The lengthy and controversial pursuits of Teller County Waste (TCW) to develop expanded operations in Woodland Park are nearing the finish line—at least when it comes to completing more than $200,000 in improvements.
If the project continues to move forward, Woodland Park will house its first community-wide recycling center in the future, despite considerable opposition from neighboring residents.
However, due to the winter weather, the company recently obtained a slight extension, and is now slated to have all its preliminary work completed by June 1, 2016. The completion date is well overdue and is more than three years from the time when TCW plans were originally approved by city planners.
Surprisingly, the company’s Woodland Park bid, which previously sparked a mini-war between Teller County and Woodland Park leaders, hasn’t generated much public opposition in recent months. No residents or county officials protested the company’s recent request for a slight extension during a hearing on Nov. 19.
The proposed project previously sparked much tension between Woodland Park and Teller County officials, with a considerable amount of finger pointing and the firing of verbal and legal gun shots from both sides. The county tried to squash the project several years ago by suing the city for annexing the property. However, a district judge rejected this request, with the city and Teller County Waste winning this legal battle. The legal decision, though, created bad blood between the two governments for an extended period, according to sources.
But during the Nov. 19 WP Council meeting, it was all quiet on the Teller County Waste front, and especially for the improvements at the nearly 2-acre site, located at the edge of the county/city lines in a section of town near Hwy. 24.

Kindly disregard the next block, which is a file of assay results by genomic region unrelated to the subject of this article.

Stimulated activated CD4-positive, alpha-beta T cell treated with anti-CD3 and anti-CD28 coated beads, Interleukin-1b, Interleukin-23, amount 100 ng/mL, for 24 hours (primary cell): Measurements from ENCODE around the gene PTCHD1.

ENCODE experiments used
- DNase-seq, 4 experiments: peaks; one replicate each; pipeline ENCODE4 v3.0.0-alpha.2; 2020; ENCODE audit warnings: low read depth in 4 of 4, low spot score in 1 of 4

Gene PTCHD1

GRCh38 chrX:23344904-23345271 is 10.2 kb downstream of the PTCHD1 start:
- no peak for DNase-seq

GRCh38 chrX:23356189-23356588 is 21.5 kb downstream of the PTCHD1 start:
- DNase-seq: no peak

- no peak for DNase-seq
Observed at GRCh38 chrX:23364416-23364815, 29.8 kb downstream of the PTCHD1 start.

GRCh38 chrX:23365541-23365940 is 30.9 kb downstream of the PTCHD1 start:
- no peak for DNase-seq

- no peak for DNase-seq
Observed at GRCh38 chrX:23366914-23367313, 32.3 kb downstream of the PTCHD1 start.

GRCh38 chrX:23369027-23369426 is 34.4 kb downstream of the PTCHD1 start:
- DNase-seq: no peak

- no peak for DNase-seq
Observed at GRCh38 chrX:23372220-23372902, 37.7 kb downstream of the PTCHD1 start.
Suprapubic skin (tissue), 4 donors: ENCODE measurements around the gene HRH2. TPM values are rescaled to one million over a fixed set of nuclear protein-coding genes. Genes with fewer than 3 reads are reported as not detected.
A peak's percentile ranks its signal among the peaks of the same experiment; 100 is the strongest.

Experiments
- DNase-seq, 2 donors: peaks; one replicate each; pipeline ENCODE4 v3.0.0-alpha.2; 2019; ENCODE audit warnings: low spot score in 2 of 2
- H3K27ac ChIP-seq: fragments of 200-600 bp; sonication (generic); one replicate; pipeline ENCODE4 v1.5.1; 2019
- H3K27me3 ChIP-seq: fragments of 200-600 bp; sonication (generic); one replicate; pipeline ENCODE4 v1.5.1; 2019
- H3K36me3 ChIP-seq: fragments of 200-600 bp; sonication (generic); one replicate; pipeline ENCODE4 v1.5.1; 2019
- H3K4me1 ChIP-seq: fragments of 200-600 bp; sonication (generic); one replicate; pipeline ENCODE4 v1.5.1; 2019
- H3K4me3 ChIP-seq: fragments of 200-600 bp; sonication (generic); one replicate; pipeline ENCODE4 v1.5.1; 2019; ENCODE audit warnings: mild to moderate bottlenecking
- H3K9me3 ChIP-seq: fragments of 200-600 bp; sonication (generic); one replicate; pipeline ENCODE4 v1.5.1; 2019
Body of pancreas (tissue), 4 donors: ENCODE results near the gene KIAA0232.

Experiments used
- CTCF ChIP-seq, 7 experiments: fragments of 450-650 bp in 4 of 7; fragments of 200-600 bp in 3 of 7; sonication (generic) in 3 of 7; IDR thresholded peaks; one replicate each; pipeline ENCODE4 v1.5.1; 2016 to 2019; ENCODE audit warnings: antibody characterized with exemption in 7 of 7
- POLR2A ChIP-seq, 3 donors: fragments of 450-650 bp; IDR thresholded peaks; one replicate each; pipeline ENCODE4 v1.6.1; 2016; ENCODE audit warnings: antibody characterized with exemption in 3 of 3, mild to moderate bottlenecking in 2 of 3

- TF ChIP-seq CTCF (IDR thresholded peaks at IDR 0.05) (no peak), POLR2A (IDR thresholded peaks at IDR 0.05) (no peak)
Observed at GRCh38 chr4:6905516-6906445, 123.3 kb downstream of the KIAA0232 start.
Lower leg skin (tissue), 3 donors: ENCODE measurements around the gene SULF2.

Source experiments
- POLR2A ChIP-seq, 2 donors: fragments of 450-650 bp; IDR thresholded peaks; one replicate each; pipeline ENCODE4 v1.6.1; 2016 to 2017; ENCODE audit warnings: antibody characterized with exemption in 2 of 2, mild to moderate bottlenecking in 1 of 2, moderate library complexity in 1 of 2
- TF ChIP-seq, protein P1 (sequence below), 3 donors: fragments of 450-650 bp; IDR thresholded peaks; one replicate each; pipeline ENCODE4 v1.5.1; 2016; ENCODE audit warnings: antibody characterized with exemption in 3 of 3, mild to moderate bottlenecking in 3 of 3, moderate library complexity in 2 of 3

The council promptly gave the company an extension to continue the remaining work, consisting of about 50 yards of concrete paving at the site, until June 1. According to Woodland Park Planning Director Sally Riley, the company owner, Jay Baker, has well exceeded the requirements of the city. She cited such completed work as a building a buffer wall, making structural facade improvements, doing drainage improvements and completing considerable infrastructure and paving work.
If the extension wasn’t granted, the company would have been forced to cease its operations, based on a conditional use permit previously granted to the company a year ago that stipulated Nov. 19, 2015 as the absolute deadline for completing the work. Under the new extension, the company must complete the work by June 1, unless the work is delayed through events outside of Teller County Waste’s “control.”
Councilman Phil Mella raised a few questions regarding this condition, and how it would impact the city.
City officials, however, expressed confidence that its interests would be fully protected. Riley noted that Baker was required to deposit a letter of credit by January 7, 2016 for the remaining work.
Also, Dean Waters, a contractor for the project, told the council that he didn’t see any hurdles in completing the remaining work. “Everything has been taken care of,” said Waters, in discussing the paving and infrastructure work.
The extension opens the door for TCW to develop an office headquarters in Woodland Park, expand its operations in transferring trash to sites in Colorado Springs with more equipment and to house a future recycling center.
Residents in the area have adamantly opposed the project, citing previously problems with Teller County Waste. Teller County officials have sided with the neighbors in the fight and contended that the property should never have been annexed into the city, period.
But city officials disagree and have maintained that the enhancements at the site mark a vastly improved setup from the company’s previous look. They also have assured the residents that the project site will be closely monitored. Also, city officials have supported TCW’s bid for a recycling center, praising this as a needed community amenity.